Exclusive: First look at the Geofox One e-mail appliance

The idea of a 'pocket e-mail machine' is brilliant, and the Geofox One is designed as exactly that. First impressions of the early samples of this new Psion-based appliance, however, suggest that only the expert user should consider becoming an early adopter.
Written by Guy Kewney, Contributor

The idea of a 'pocket e-mail machine' is brilliant, and the Geofox One is designed as exactly that. First impressions of the early samples of this new Psion-based appliance, however, suggest that only the expert user should consider becoming an early adopter. What the Geofox One needs, above all, is a good marketing bundle.

In the pre-release form made available for review, the finer features of the machine were not easy to test, and it's probably sensible to put this down to early production difficulties, because the design is known to be sound. The internal Cirrus Logic-built ARM-7 processor and the EPOC-32 operating software are both standard, tested products; but our review sample had bugs. This wasn't entirely a surprise; Geofox founder George Grey warned us that he was short of review machines, since the launch in the Comdex show in Las Vegas next week has swallowed up all his stock.

The machine has a nice browser bundled with it, plus pre-set connections to various Web information service providers, like CompuServe or BT Internet -- though not, strangely, MSN. So it is, theoretically, possible to get all your e-mail via a short cable link from this wallet-sized computer, to your cellphone. All I can say is that I couldn't manage it. Nearly, as they say, but not quite.

The main difficulty facing anybody from a PC or Windows background, is that the user interface is not Windows. It may well be better than Windows, once you know how to make it work, but initially you're on your own. The key to it is to find the 'Menu' button,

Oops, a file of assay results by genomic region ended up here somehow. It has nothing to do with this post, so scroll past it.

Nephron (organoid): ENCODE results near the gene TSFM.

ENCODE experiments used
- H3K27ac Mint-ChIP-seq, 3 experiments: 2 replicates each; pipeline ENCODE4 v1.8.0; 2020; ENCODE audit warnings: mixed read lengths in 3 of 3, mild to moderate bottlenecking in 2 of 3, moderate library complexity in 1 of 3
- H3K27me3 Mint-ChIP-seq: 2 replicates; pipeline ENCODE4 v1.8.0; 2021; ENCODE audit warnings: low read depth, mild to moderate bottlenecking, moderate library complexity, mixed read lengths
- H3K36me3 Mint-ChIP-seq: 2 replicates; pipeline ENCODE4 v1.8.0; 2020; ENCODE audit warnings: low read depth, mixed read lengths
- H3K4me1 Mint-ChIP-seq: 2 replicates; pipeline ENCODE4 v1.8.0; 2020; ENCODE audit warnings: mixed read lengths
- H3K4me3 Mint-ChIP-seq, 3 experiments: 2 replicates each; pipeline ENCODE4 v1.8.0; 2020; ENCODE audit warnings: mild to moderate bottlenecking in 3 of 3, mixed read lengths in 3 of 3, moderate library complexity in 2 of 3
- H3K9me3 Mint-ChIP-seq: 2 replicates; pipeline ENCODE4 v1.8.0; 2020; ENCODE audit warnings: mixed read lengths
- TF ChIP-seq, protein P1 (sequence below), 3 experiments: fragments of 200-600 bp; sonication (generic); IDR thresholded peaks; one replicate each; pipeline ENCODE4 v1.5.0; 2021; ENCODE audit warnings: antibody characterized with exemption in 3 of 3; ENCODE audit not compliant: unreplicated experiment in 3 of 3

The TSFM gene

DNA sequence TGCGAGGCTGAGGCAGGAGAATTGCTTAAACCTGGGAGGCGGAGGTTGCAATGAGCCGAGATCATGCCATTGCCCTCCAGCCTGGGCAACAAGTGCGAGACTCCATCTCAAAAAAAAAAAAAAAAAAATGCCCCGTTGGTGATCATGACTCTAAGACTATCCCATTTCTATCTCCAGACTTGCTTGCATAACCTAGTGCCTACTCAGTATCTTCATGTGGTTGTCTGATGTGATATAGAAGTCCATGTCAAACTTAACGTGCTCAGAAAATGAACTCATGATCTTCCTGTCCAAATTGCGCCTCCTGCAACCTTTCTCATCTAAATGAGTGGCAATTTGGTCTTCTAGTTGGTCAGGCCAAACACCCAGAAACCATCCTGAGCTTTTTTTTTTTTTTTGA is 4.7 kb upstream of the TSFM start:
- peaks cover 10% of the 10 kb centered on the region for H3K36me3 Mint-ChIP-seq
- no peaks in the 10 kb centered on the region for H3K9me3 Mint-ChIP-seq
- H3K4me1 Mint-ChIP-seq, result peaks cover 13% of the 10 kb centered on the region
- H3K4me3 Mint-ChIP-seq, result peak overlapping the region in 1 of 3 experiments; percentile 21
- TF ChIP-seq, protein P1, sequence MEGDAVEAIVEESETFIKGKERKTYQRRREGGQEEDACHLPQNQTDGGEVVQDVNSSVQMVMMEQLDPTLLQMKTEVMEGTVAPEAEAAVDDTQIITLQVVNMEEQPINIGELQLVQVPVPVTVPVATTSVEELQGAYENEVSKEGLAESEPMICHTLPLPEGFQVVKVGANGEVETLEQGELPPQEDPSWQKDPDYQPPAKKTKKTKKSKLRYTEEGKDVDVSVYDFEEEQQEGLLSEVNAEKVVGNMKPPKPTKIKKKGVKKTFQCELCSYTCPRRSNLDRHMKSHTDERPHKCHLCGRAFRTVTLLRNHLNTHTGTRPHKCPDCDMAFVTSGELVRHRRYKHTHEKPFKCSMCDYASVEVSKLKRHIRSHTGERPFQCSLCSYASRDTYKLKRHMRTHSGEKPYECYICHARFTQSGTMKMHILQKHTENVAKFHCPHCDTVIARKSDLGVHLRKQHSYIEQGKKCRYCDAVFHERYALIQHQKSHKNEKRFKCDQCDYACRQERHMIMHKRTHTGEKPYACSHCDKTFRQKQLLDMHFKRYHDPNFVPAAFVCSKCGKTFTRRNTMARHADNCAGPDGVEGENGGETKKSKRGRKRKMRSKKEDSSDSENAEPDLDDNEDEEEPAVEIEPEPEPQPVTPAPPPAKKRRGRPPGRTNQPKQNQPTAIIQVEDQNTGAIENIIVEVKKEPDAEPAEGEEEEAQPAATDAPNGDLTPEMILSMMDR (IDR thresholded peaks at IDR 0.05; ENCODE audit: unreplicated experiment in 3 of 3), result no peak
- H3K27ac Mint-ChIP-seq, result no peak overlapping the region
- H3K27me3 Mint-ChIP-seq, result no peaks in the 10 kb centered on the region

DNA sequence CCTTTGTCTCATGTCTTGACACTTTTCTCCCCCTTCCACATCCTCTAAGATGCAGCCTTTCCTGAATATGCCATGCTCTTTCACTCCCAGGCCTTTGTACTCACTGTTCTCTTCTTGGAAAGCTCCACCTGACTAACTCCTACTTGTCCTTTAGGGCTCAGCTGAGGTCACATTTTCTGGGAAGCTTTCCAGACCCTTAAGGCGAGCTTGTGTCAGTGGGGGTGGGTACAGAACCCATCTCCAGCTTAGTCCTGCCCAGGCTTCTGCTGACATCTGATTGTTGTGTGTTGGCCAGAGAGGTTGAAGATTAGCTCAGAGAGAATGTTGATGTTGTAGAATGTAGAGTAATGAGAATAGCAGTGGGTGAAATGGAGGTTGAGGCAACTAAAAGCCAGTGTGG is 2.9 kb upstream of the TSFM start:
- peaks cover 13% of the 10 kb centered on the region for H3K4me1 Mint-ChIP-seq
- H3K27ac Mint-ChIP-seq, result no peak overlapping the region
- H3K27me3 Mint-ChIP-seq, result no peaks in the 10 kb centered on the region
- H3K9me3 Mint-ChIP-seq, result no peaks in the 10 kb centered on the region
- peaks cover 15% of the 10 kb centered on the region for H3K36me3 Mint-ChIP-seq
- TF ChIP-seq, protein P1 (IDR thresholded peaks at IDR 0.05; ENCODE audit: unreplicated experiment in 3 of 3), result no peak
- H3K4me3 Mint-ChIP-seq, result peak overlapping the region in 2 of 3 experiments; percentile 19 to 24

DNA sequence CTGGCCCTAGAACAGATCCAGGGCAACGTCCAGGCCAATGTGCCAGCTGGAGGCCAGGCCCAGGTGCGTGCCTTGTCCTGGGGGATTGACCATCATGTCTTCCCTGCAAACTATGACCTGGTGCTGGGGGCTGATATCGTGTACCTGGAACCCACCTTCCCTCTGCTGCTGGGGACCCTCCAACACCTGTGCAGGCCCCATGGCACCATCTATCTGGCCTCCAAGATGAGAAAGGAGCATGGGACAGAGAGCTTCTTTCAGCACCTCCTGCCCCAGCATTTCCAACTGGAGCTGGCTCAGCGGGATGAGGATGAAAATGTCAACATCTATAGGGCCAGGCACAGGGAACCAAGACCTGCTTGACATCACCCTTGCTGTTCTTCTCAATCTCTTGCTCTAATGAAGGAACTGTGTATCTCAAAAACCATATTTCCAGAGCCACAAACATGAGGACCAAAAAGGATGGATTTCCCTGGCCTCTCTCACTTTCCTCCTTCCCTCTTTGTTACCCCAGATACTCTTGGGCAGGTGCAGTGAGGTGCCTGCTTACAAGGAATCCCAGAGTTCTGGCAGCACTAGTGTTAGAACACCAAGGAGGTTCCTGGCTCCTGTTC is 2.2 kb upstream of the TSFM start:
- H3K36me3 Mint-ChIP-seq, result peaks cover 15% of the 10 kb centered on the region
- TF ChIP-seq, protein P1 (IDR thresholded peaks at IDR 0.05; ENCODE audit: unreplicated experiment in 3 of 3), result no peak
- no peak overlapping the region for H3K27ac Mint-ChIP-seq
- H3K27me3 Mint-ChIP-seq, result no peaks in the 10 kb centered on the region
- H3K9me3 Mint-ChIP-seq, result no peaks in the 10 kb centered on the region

Probably the best way to summarise the problem with this is to say that if you are over 40, you will need your reading glasses to spot it. There are ten big, fat function buttons on the left hand side of the keyboard, each marked with a fairly obvious icon for the built-in applications -- WP, calculator, database, spreadsheet, and browser. There are other applications, too, but those aren't marked. And to be brutal, the manual isn't much help.

What you have to do is look at the five tiny little buttons just between the QWERTY keyboard and the touchpad. There they are: Extras, Menu, Zoom, Connect and System. And if you read the manual carefully, you'll find you can bring up the menu by tapping the top right hand corner of the mouse pad.

Some people will definitely like the mouse pad. I don't. I found it inaccurate, unpredictable, jerky, and I longed for the Psion's touch-screen, where you can put your finger on it, so to speak, with precision. Geofox decided against the touch screen, because it causes display reflections; I think this was a mistake. Well, it was for me. I know other people will say otherwise, because I have watched customers in computer stores say that they can't stand the Pilot because of its reflective touch-sensitive screen, and Geofox has done its research.